United States District Court, N.D. California, San Jose Division
July 16, 2014
WILLIAM AVILES HARDWOOD FLOORS, Plaintiff,
JTEKT CORPORATION, et al., Defendants.
ORDER DENYING, WITHOUT PREJUDICE, ADMINISTRATIVE MOTION TO FILE CERTAIN PORTIONS OF AMENDED COMPLAINT UNDER SEAL [Re: ECF No. 91]
BETH LABSON FREEMAN, District Judge
Before the Court is Plaintiff William Aviles Hardwood Floors' administrative motion to file Paragraphs 92 and 94-99 of its Amended Class Action and Representative Action Complaint ("FACC") under seal. (Admin. Mot., ECF 91) Defendants have not filed any opposition to the sealing request. However, because Plaintiff has not articulated compelling reasons in support of its sealing request, the Court DENIES Plaintiff's administrative motion without prejudice.
There is a "strong presumption in favor of access" to public records and documents, including judicial ones. Kamakana v. City & Cnty. of Honolulu, 447 F.3d 1172, 1178-79 (9th Cir. 2006). A party seeking to seal a judicial record bears the burden of overcoming this presumption by articulating "compelling reasons" for sealing. Id. The Ninth Circuit has carved out an exception for materials attached to non-dispositive motions, applying the lower "good cause" standard for sealing such documents. Id. 1179-80. As explained in Kamakana, however, the public has less need to access materials attached to non-dispositive motions because they are often "unrelated, or only tangentially related, to the underlying cause of action." Id. (quoting Phillips v. General Motors Corp., 307 F.3d 1206, 1213 (9th Cir. 2002)). The same cannot be said for dispositive motions and documents related to the merits of the case, as such documents are "at the heart of the interest in ensuring the public's understanding of the judicial process and of significant public events.'" Id. at 1179 (quoting Valley Broad. Co. v. U.S. Dist. Court for Dist. of Nevada, 798 F.2d 1289, 1294 (9th Cir. 1986)).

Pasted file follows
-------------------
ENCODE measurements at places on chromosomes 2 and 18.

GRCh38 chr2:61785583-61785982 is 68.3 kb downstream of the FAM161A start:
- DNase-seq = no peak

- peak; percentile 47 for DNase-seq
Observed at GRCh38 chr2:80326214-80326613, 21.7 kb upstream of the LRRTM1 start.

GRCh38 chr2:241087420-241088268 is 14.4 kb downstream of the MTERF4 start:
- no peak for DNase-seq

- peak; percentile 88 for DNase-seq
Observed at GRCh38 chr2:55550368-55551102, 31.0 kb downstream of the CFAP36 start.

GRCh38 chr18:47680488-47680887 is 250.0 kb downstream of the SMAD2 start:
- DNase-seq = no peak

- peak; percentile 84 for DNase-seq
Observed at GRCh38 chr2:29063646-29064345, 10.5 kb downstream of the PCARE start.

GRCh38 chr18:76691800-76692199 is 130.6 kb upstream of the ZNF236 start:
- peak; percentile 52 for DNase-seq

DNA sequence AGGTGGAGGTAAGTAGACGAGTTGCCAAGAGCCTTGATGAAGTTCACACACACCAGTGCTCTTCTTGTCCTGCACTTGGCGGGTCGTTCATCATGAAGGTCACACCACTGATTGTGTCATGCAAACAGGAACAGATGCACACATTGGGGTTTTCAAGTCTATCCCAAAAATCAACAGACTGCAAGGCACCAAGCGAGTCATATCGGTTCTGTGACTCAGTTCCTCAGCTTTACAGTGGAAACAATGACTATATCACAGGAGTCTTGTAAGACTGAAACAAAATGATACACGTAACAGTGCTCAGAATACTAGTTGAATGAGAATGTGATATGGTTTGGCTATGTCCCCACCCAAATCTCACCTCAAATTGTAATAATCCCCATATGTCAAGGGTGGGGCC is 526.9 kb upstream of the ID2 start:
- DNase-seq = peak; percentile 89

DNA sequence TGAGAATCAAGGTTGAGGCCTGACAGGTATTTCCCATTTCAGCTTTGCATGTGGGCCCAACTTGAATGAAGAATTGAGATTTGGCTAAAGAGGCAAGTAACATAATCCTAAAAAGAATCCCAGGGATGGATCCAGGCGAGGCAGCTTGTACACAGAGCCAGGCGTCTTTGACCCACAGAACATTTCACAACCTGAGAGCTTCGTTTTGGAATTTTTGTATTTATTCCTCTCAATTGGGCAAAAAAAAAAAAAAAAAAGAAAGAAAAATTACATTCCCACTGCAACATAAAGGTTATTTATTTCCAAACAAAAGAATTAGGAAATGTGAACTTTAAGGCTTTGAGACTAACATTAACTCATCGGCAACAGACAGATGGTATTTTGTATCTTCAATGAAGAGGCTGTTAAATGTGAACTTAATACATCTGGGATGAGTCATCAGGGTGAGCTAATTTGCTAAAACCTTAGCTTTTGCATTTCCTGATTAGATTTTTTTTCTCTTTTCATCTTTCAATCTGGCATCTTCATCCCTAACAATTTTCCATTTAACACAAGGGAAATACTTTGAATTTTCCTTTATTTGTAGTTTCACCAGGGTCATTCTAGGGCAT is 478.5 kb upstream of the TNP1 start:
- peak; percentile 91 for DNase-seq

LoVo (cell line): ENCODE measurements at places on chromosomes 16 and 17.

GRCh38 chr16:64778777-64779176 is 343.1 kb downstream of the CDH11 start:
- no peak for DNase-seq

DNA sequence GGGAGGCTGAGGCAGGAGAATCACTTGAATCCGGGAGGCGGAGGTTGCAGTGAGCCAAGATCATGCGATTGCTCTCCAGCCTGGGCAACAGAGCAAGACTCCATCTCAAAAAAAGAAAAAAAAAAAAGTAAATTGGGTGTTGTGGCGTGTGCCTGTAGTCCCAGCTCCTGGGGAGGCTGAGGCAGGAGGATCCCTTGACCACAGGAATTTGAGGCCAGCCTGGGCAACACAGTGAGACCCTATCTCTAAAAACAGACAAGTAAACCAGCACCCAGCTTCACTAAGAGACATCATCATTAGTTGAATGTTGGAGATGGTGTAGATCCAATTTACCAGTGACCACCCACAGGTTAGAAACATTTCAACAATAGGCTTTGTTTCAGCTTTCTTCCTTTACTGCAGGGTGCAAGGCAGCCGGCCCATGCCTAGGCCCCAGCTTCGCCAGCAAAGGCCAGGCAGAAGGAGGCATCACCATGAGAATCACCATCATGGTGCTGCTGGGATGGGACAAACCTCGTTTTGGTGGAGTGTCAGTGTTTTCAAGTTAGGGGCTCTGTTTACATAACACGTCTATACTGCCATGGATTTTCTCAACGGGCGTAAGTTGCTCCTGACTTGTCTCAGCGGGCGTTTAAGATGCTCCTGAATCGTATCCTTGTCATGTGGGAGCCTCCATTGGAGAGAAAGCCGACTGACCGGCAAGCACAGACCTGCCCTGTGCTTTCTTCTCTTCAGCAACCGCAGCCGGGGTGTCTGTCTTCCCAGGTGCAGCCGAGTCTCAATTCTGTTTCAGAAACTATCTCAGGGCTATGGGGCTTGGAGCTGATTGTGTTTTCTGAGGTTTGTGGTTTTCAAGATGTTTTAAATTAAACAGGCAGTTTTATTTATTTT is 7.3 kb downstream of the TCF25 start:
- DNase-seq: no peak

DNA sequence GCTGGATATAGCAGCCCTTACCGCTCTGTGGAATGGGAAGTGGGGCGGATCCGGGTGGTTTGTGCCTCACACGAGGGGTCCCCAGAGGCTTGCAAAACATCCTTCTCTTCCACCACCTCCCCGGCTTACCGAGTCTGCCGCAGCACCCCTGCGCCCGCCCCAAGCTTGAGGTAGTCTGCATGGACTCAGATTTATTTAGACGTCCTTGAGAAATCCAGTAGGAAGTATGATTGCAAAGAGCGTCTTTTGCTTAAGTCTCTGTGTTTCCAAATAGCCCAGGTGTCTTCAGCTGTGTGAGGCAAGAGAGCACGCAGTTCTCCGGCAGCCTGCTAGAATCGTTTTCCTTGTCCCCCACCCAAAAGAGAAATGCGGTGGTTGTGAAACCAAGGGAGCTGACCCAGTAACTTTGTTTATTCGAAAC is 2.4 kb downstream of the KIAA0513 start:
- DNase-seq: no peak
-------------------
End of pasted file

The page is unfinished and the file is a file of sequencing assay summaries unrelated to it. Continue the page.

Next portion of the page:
Although a complaint is not fixed in stone, it does define-until it is amended-the dispute between the parties and thereby forms the foundation for any decision on the merits. As such, before the Court will permit Plaintiff to seal portions of its FACC, Plaintiff must articulate "compelling reasons supported by specific factual findings that outweigh the general history of access and the public policies favoring disclosure." Id. at 1178-79 (internal quotations and citations omitted); accord In re NVIDIA Corp. Derivative Litig., No. C 06-06110 SBA, 2008 WL 1859067, at *3 (N.D. Cal. Apr. 23, 2008). Plaintiff has not done so here.
In support of its administrative motion, Plaintiff has submitted a brief declaration by counsel Victoria Romanenko attesting that the portions of the FACC sought to be sealed "address highly sensitive and highly confidential non-public business information, personal information and information relating to government investigations, " the disclosure of which "could cause irreparable harm." (Decl. of Victoria Romanenko ¶¶ 3-4, ECF 91-1) This vague generalization about the confidential nature of the information to be sealed is not sufficiently specific for the Court to conclude that compelling reasons favor secrecy over the strong presumption of public access. While it is likely that some of the information in Paragraphs 92 and 94-99 of the FACC may be sealable, Plaintiff must be more specific in articulating the reasons supporting sealing. See Kamakana, 447 F.3d at 1179.
Plaintiff's argument that other district courts have sealed documents in similar circumstances is unavailing because the decision to seal must be made on the basis of the documents and facts before this Court. Furthermore, Plaintiff's note that the parties will submit a protective order to designate the information in Paragraphs 92 and 94-99 as "Highly Confidential" is irrelevant. ( See Admin. Mot. 2:3-4) A protective order, particularly one adopted by the parties for discovery purposes, is not a blanket authorization to file judicial records under seal. The "compelling reasons" standard applies to requests to seal judicial records "even if the dispositive motion, or its attachments, were previously filed under seal or protective order." Kamakana, 447 F.3d at 1179 (citing Foltz v. State Farm Mut. Auto. Ins. Co., 331 F.3d 1122, 1136 (9th Cir. 2003)).
For the foregoing reasons, Plaintiff's Administrative Motion to File Certain Portions of Amended Complaint Under Seal is DENIED without prejudice. Within seven (7) days of the date of this order, Plaintiff shall file a supplemental declaration and, if applicable, brief in support of sealing Paragraphs 92 and 94-99 of the FACC. Plaintiff is also reminded that parties in this District must comply with Civil L.R. 79-5, which requires, inter alia, that a sealing request be "narrowly tailored to seek sealing only of sealable material." Civil L.R. 79-5(b). While Plaintiff's request to seal only certain paragraphs of its FACC appears to be closely tailored, Plaintiff may wish to revise its redactions according to the applicable "compelling reasons" standard for sealable material.
IT IS SO ORDERED.